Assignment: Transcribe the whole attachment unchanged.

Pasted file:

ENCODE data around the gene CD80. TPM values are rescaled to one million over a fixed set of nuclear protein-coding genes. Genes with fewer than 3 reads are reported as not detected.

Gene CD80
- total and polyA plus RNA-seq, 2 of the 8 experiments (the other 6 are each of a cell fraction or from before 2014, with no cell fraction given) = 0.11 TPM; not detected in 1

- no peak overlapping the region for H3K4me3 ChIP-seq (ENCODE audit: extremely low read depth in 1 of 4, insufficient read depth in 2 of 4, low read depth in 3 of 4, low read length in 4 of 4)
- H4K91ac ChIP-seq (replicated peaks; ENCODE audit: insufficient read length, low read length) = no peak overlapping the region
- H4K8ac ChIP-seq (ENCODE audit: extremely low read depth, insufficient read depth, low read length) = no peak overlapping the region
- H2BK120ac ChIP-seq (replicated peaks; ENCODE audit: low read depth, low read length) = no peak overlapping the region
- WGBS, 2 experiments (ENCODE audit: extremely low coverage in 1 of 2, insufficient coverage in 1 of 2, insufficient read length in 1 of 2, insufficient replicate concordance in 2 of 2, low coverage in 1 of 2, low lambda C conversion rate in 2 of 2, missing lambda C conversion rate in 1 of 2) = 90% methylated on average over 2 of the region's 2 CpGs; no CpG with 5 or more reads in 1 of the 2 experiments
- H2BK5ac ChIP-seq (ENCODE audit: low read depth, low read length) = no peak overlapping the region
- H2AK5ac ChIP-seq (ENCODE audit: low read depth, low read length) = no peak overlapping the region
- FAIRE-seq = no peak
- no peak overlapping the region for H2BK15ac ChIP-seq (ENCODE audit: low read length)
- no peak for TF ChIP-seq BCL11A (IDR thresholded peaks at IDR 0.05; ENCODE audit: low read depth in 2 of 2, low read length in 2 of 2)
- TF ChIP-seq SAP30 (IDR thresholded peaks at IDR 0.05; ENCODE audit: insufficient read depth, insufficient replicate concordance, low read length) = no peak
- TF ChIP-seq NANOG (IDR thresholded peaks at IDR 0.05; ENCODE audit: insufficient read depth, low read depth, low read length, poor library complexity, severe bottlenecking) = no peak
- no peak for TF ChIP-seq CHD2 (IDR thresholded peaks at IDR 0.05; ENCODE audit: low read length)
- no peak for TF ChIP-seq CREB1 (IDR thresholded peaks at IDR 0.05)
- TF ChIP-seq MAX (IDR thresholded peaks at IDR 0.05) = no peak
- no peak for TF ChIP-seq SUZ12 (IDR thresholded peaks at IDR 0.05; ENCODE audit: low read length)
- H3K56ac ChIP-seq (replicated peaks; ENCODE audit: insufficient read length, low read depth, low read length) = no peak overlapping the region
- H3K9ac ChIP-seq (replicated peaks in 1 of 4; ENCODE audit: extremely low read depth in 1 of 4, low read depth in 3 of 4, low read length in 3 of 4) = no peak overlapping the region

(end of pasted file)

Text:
ENCODE data around the gene CD80. TPM values are rescaled to one million over a fixed set of nuclear protein-coding genes. Genes with fewer than 3 reads are reported as not detected.

Gene CD80
- total and polyA plus RNA-seq, 2 of the 8 experiments (the other 6 are each of a cell fraction or from before 2014, with no cell fraction given) = 0.11 TPM; not detected in 1

- no peak overlapping the region for H3K4me3 ChIP-seq (ENCODE audit: extremely low read depth in 1 of 4, insufficient read depth in 2 of 4, low read depth in 3 of 4, low read length in 4 of 4)
- H4K91ac ChIP-seq (replicated peaks; ENCODE audit: insufficient read length, low read length) = no peak overlapping the region
- H4K8ac ChIP-seq (ENCODE audit: extremely low read depth, insufficient read depth, low read length) = no peak overlapping the region
- H2BK120ac ChIP-seq (replicated peaks; ENCODE audit: low read depth, low read length) = no peak overlapping the region
- WGBS, 2 experiments (ENCODE audit: extremely low coverage in 1 of 2, insufficient coverage in 1 of 2, insufficient read length in 1 of 2, insufficient replicate concordance in 2 of 2, low coverage in 1 of 2, low lambda C conversion rate in 2 of 2, missing lambda C conversion rate in 1 of 2) = 90% methylated on average over 2 of the region's 2 CpGs; no CpG with 5 or more reads in 1 of the 2 experiments
- H2BK5ac ChIP-seq (ENCODE audit: low read depth, low read length) = no peak overlapping the region
- H2AK5ac ChIP-seq (ENCODE audit: low read depth, low read length) = no peak overlapping the region
- FAIRE-seq = no peak
- no peak overlapping the region for H2BK15ac ChIP-seq (ENCODE audit: low read length)
- no peak for TF ChIP-seq BCL11A (IDR thresholded peaks at IDR 0.05; ENCODE audit: low read depth in 2 of 2, low read length in 2 of 2)
- TF ChIP-seq SAP30 (IDR thresholded peaks at IDR 0.05; ENCODE audit: insufficient read depth, insufficient replicate concordance, low read length) = no peak
- TF ChIP-seq NANOG (IDR thresholded peaks at IDR 0.05; ENCODE audit: insufficient read depth, low read depth, low read length, poor library complexity, severe bottlenecking) = no peak
- no peak for TF ChIP-seq CHD2 (IDR thresholded peaks at IDR 0.05; ENCODE audit: low read length)
- no peak for TF ChIP-seq CREB1 (IDR thresholded peaks at IDR 0.05)
- TF ChIP-seq MAX (IDR thresholded peaks at IDR 0.05) = no peak
- no peak for TF ChIP-seq SUZ12 (IDR thresholded peaks at IDR 0.05; ENCODE audit: low read length)
- H3K56ac ChIP-seq (replicated peaks; ENCODE audit: insufficient read length, low read depth, low read length) = no peak overlapping the region
- H3K9ac ChIP-seq (replicated peaks in 1 of 4; ENCODE audit: extremely low read depth in 1 of 4, low read depth in 3 of 4, low read length in 3 of 4) = no peak overlapping the region